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INTRODUCTION  Being an appreciation from "The Dial" (July 1843)            by Ralph Waldo Emerson Here is Carlyle's new poem, his Iliad of English woes, to follow his poem on France, entitled the History of the French Revolution. In its first aspect it is a political tract, and since Burke, since Milton, we have had nothing to compare with it. It grapples honestly with the... more...

CHAPTER I. INTRODUCTORY. Near seven years ago, a short while before his death in 1844, John Sterling committed the care of his literary Character and printed Writings to two friends, Archdeacon Hare and myself. His estimate of the bequest was far from overweening; to few men could the small sum-total of his activities in this world seem more inconsiderable than, in those last solemn days, it did to him. He had burnt much; found much unworthy;... more...

PART FIRST.[1759-1784.] Among the writers of the concluding part of the last century there is none more deserving of our notice than Friedrich Schiller. Distinguished alike for the splendour of his intellectual faculties, and the elevation of his tastes and feelings, he has left behind him in his works a noble emblem of these great qualities: and the reputation which he thus enjoys, and has merited, excites our attention the more, on considering... more...

Chapter 1.1.I. Louis the Well-Beloved. President Henault, remarking on royal Surnames of Honour how difficult it often is to ascertain not only why, but even when, they were conferred, takes occasion in his sleek official way, to make a philosophical reflection. 'The Surname of Bien-aime (Well-beloved),' says he, 'which Louis XV. bears, will not leave posterity in the same doubt. This Prince, in the year 1744, while hastening from one end of... more...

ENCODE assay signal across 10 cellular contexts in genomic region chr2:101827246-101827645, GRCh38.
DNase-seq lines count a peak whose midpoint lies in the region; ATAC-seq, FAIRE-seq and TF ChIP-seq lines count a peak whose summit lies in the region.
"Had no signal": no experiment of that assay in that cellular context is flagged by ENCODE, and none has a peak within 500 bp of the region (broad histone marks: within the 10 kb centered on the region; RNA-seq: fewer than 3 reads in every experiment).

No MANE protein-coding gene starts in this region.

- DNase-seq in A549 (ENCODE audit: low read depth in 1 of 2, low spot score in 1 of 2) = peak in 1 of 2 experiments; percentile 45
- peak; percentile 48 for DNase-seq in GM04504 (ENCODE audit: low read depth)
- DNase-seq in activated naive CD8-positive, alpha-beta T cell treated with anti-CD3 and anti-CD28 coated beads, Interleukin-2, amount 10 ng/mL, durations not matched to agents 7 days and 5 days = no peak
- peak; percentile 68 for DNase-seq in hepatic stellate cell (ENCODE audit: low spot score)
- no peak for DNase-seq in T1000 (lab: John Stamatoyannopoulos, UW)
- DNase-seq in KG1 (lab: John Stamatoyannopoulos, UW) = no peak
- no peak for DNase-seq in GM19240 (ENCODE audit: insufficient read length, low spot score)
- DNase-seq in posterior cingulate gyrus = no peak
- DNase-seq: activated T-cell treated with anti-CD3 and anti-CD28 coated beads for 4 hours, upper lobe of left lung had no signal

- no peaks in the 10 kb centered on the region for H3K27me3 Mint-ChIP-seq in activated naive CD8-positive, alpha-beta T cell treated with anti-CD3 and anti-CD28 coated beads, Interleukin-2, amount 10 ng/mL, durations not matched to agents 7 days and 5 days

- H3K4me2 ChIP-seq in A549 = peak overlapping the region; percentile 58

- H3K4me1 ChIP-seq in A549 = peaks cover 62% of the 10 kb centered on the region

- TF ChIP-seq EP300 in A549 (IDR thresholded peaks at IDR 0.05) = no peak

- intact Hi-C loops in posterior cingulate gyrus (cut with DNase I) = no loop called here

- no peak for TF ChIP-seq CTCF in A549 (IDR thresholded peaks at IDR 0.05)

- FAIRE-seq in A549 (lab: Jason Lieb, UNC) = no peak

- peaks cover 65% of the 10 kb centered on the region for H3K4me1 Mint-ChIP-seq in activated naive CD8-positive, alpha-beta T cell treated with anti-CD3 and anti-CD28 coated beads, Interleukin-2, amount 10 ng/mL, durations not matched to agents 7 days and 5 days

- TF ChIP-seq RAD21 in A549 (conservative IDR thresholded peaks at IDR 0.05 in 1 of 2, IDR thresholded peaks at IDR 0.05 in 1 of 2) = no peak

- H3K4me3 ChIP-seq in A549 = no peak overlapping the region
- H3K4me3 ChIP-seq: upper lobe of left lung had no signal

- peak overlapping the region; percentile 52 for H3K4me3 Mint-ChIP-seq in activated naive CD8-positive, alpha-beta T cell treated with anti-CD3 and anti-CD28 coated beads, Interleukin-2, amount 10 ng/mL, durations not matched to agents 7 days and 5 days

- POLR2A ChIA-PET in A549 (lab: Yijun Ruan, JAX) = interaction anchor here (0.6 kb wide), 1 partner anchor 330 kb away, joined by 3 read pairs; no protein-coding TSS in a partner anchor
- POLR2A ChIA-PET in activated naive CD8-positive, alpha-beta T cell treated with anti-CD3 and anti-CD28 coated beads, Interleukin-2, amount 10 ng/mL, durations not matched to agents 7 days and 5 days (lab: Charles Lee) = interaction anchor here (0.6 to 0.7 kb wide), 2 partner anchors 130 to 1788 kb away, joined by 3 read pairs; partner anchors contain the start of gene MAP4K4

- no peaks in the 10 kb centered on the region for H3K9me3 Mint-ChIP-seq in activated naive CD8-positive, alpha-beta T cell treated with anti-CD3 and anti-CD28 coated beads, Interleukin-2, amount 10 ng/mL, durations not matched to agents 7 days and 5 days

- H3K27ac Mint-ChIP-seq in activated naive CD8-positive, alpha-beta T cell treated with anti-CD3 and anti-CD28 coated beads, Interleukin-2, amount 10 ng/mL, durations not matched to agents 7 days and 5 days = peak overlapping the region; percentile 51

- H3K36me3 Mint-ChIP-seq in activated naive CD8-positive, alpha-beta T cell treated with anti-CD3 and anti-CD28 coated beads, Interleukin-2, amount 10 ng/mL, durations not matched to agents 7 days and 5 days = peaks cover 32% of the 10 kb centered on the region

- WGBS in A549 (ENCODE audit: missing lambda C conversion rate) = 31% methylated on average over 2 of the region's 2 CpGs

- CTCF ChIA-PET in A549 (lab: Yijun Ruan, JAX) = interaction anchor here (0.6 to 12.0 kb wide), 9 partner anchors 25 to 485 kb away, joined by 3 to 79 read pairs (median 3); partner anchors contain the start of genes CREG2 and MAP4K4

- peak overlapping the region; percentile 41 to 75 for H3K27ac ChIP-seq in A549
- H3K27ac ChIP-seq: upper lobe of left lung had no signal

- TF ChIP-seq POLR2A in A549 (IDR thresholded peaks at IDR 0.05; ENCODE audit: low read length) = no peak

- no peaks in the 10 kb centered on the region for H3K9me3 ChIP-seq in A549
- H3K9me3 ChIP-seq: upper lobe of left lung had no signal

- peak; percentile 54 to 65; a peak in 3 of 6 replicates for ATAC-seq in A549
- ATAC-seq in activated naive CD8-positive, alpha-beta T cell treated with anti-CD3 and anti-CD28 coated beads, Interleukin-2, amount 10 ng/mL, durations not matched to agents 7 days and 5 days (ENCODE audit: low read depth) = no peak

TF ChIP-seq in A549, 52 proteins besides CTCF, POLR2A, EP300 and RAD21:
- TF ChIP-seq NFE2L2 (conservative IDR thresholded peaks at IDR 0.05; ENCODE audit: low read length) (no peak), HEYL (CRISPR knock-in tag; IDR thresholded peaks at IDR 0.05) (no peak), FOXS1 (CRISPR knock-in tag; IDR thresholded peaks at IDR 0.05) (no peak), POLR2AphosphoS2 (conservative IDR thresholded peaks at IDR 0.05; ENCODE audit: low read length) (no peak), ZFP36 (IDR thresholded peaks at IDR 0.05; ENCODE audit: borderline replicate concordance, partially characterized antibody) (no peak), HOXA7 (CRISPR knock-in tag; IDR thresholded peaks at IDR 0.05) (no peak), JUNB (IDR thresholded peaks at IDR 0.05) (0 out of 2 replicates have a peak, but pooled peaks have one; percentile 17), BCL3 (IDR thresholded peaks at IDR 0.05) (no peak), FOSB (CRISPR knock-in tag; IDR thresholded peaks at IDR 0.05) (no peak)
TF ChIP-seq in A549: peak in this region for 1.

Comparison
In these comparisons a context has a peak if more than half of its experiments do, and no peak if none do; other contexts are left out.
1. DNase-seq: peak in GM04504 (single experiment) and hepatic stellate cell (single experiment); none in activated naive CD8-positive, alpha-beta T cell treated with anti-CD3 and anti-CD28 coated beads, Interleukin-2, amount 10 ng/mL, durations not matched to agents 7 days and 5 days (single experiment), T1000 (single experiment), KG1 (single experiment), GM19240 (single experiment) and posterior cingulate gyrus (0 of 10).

I. Emerson to Carlyle Boston, Massachusetts, 14 May, 1884 My Dear Sir,—There are some purposes we delay long to execute simply because we have them more at heart than others, and such an one has been for many weeks, I may say months, my design of writing you an epistle. Some chance wind of Fame blew your name to me, perhaps two years ago, as the author of papers which I had already distinguished (as indeed it was very easy to do) from... more...


CORRESPONDENCE OF CARLYLE AND EMERSON LXXVI. Emerson to Carlyle Concord, 1 July, 1842 My Dear Carlyle,—I have lately received from our slow friends, James Munroe & Co., $246 on account of their sales of the Miscellanies,—and I enclose a bill of Exchange for L51, which cost $246.50. It is a long time since I sent you any sketch of the account itself, and indeed a long time since it was posted, as the booksellers say; but I will... more...

CHAPTER I. PRELIMINARY. Considering our present advanced state of culture, and how the Torch of Science has now been brandished and borne about, with more or less effect, for five thousand years and upwards; how, in these times especially, not only the Torch still burns, and perhaps more fiercely than ever, but innumerable Rushlights, and Sulphur-matches, kindled thereat, are also glancing in every direction, so that not the smallest cranny or... more...

INTRODUCTION One of the most vital and pregnant books in our modern literature, “Sartor Resartus” is also, in structure and form, one of the most daringly original. It defies exact classification. It is not a philosophic treatise. It is not an autobiography. It is not a romance. Yet in a sense it is all these combined. Its underlying purpose is to expound in broad outline certain ideas which lay at the root of Carlyle’s whole... more...

CHAPTER I. MIDAS. The condition of England, on which many pamphlets are now in the course of publication, and many thoughts unpublished are going on in every reflective head, is justly regarded as one of the most ominous, and withal one of the strangest, ever seen in this world. England is full of wealth, of multifarious produce, supply for human want in every kind; yet England is dying of inanition. With unabated bounty the land of England... more...

BIOGRAPHICAL INTRODUCTION. There comes a time in the career of every man of genius who has devoted a long life to the instruction and enlightenment of his fellow-creatures, when he receives before his death all the honours paid by posterity. Thus when a great essayist or historian lives to attain a classic and world-wide fame, his own biography becomes as interesting to the public as those he himself has written, and by which he achieved his... more...